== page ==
3.     CSI Performance is usually the next element. The advisor should be rewarded for achieving world-class service. The payment can be quantified as “an additional $x.xx paid for each hour billed” (see #2, above). Depending on how much manufacturer money is tied to CSI, this category might represent 10% – 20% of the plan structure.

4.     Next up are the Spiffs and Incentives, which cover such things as: (a) Parts Sales per Customer R.O.; (b) Customer Effective Labor Rate; (c) Menu Closing Percentage; (d) Tire Sales; (e) Service Contract Sales; (f) MPI (ASR) Closing Percentage. The payment might be quantified as an additional $x.xx paid for each hour billed (see #2, above), as a flat amount or as a per item amount. This would represent approximately 15% of the plan structure.

5.     The final category is a Team Incentive based on Percent of Total Monthly Shop Hours Objective Achieved. The intent here is to have all service and parts personnel focus on one number—total shop production capacity— throughout the month. Their goal is to achieve or exceed full capacity operations. You may quantify the payment as an additional $x.xx paid for each hour billed (see #2, above) or as a flat amount. This should be about 7% – 10% of the plan structure.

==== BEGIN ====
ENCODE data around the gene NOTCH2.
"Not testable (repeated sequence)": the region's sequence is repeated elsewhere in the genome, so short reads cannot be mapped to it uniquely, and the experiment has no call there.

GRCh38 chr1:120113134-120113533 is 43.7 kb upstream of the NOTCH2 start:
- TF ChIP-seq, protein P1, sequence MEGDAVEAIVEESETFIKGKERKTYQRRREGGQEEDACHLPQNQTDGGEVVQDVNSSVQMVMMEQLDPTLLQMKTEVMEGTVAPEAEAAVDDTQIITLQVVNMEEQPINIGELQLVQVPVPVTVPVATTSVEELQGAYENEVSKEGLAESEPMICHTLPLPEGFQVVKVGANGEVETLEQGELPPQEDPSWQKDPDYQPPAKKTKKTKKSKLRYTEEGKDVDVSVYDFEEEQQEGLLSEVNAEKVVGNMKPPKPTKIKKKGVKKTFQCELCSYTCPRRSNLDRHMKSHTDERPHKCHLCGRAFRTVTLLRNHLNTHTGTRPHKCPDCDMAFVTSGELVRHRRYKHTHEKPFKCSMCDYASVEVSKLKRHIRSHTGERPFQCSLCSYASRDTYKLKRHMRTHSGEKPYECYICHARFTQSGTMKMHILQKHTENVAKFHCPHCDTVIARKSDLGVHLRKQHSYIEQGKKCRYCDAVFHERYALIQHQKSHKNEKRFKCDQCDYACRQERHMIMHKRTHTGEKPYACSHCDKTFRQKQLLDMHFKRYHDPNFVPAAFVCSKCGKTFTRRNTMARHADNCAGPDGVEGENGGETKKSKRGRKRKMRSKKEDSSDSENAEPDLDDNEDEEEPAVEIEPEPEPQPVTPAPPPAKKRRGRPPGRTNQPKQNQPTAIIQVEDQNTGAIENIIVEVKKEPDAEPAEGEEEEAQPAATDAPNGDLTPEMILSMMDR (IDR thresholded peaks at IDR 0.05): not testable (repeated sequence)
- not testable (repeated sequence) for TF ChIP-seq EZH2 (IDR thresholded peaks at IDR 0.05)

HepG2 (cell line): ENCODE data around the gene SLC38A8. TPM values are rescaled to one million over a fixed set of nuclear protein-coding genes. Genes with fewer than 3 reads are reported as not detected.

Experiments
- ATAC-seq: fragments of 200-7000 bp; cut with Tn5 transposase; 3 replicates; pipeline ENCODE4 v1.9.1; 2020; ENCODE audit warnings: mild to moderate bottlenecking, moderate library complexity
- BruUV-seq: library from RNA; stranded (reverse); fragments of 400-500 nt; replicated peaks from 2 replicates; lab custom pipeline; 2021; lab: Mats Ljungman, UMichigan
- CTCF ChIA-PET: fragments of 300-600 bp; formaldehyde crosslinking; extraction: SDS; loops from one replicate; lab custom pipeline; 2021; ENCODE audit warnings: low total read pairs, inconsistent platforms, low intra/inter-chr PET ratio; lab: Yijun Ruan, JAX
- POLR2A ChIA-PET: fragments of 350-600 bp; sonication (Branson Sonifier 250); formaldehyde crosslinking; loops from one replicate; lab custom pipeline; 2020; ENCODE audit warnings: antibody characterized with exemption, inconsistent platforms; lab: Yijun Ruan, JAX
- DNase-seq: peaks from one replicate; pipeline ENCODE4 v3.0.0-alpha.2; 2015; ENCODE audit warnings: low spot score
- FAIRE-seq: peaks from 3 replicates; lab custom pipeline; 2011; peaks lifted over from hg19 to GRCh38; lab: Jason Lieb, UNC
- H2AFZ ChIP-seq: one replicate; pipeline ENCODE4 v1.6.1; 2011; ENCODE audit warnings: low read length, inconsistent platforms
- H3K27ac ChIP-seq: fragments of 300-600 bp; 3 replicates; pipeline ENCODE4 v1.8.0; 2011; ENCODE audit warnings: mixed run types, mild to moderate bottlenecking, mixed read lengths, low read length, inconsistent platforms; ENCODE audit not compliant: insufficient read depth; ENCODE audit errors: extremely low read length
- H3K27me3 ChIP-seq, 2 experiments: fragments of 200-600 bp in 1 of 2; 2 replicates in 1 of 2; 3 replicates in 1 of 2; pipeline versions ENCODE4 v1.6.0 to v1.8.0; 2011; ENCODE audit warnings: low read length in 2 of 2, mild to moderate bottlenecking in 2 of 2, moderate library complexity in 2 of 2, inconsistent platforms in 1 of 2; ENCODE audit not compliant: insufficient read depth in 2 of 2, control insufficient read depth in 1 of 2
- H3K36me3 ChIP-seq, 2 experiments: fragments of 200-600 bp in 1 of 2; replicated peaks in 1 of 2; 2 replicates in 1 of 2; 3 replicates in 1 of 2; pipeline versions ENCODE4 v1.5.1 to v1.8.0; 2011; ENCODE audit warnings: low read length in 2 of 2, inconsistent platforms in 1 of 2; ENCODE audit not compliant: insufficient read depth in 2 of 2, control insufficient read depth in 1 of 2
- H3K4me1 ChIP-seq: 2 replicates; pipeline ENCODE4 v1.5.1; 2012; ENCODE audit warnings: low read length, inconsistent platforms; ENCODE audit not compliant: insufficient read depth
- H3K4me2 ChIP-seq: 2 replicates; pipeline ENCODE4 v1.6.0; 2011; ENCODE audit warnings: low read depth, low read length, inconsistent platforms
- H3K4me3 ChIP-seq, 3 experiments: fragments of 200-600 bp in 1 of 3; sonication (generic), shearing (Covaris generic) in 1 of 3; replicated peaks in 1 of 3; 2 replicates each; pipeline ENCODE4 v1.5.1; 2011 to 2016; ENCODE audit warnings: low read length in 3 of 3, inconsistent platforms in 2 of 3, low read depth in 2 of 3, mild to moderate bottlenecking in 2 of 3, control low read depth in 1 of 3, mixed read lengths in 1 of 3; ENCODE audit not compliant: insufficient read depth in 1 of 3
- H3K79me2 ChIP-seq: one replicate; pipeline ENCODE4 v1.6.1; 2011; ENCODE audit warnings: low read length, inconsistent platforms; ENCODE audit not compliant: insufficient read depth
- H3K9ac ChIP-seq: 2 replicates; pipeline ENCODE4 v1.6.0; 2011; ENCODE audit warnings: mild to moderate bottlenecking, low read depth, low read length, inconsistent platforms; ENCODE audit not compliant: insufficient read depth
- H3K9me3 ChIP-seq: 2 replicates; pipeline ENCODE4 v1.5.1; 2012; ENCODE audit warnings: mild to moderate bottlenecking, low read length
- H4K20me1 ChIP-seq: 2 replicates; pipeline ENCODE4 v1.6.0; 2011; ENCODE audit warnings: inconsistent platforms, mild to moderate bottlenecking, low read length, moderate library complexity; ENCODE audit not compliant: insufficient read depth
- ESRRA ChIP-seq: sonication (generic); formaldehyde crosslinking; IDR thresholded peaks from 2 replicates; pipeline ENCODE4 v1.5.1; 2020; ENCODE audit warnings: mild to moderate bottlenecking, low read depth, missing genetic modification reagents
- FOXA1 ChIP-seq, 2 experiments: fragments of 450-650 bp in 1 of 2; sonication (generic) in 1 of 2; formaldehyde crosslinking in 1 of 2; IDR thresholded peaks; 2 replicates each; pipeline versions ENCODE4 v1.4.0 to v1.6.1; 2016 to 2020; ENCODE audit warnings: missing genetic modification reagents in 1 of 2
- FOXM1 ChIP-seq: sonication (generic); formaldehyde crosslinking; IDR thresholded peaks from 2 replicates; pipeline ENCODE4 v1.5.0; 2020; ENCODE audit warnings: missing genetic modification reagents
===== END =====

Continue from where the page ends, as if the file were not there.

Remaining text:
Pay plans are tricky. What successes have you had in creating and implementing pay plan changes? Tell us below.


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NCM® Institute Center for Automotive Retail Excellence Announces Winner of Lifetime of Virtual Training

8827_NADA_DailyAd27_9_8125x7_Jan27_2014_NCM_OnDemandThe anticipation is finally over! Tim Crabtree of Future Ford of Sacramento, won lifetime access to the NCM® OnDemand virtual training platform for his entire dealership from the NCM Institute, the leading provider in automotive management training.

The NCM Institute held this contest throughout January and February, and the rules were simple:  participant’s sign up for a complimentary 5-day test drive of OnDemand, and after taking the brief Orientation Module, were entered for a chance to win.